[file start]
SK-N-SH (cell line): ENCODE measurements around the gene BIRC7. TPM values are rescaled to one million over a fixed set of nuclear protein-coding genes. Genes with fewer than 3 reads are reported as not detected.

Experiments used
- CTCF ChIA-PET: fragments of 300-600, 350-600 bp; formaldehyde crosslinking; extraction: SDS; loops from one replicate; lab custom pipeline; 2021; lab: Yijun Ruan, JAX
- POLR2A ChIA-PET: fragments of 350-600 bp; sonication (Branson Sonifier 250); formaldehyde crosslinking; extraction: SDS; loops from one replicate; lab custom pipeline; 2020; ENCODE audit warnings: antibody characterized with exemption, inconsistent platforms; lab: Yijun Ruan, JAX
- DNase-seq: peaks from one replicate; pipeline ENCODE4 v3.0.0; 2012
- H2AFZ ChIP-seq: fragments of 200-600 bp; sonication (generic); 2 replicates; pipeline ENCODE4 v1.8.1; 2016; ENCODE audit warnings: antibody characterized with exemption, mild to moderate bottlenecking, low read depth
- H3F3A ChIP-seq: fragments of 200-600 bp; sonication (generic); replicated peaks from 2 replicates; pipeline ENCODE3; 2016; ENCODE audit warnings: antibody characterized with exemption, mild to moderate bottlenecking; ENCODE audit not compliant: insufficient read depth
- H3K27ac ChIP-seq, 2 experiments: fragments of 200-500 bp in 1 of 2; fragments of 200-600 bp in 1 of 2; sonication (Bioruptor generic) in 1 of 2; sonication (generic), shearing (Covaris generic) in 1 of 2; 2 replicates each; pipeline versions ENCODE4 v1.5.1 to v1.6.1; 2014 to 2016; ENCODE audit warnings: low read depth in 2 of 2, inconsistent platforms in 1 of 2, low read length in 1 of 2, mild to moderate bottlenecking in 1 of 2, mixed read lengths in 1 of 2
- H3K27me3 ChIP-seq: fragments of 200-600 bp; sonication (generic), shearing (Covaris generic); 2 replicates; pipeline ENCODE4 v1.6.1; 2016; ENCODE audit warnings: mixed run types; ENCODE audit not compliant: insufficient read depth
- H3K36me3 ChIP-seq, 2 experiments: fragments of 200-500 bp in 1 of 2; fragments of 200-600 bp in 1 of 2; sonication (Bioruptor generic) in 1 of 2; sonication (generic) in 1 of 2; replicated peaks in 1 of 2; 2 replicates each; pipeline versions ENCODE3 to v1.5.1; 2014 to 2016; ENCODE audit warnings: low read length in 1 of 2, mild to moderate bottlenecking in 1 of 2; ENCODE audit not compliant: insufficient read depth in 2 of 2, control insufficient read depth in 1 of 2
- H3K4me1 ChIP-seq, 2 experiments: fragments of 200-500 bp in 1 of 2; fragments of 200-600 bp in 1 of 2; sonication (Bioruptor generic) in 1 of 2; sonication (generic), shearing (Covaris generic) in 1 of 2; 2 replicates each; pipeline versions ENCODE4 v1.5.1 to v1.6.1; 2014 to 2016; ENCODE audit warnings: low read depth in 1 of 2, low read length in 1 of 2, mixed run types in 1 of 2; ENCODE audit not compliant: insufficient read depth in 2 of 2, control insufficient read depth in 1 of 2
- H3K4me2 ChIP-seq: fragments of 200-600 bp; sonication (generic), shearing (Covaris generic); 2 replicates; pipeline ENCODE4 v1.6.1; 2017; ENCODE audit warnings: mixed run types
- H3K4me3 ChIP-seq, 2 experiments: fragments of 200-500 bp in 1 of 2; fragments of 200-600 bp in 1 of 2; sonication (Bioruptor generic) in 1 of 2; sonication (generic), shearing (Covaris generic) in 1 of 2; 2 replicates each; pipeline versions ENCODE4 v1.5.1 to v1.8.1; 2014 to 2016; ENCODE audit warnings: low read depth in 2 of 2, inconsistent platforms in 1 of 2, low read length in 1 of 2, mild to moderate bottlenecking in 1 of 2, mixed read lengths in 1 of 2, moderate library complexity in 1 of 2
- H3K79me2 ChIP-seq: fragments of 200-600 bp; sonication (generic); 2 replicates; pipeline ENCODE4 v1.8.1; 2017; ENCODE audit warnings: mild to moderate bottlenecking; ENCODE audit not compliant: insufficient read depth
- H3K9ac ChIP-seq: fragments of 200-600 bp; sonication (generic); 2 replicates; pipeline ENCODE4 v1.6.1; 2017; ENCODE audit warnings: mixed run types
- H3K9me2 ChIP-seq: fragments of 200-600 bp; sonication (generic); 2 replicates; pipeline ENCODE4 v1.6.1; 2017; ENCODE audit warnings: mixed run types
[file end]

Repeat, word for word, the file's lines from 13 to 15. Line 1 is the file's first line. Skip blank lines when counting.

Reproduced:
- H3K4me3 ChIP-seq, 2 experiments: fragments of 200-500 bp in 1 of 2; fragments of 200-600 bp in 1 of 2; sonication (Bioruptor generic) in 1 of 2; sonication (generic), shearing (Covaris generic) in 1 of 2; 2 replicates each; pipeline versions ENCODE4 v1.5.1 to v1.8.1; 2014 to 2016; ENCODE audit warnings: low read depth in 2 of 2, inconsistent platforms in 1 of 2, low read length in 1 of 2, mild to moderate bottlenecking in 1 of 2, mixed read lengths in 1 of 2, moderate library complexity in 1 of 2
- H3K79me2 ChIP-seq: fragments of 200-600 bp; sonication (generic); 2 replicates; pipeline ENCODE4 v1.8.1; 2017; ENCODE audit warnings: mild to moderate bottlenecking; ENCODE audit not compliant: insufficient read depth
- H3K9ac ChIP-seq: fragments of 200-600 bp; sonication (generic); 2 replicates; pipeline ENCODE4 v1.6.1; 2017; ENCODE audit warnings: mixed run types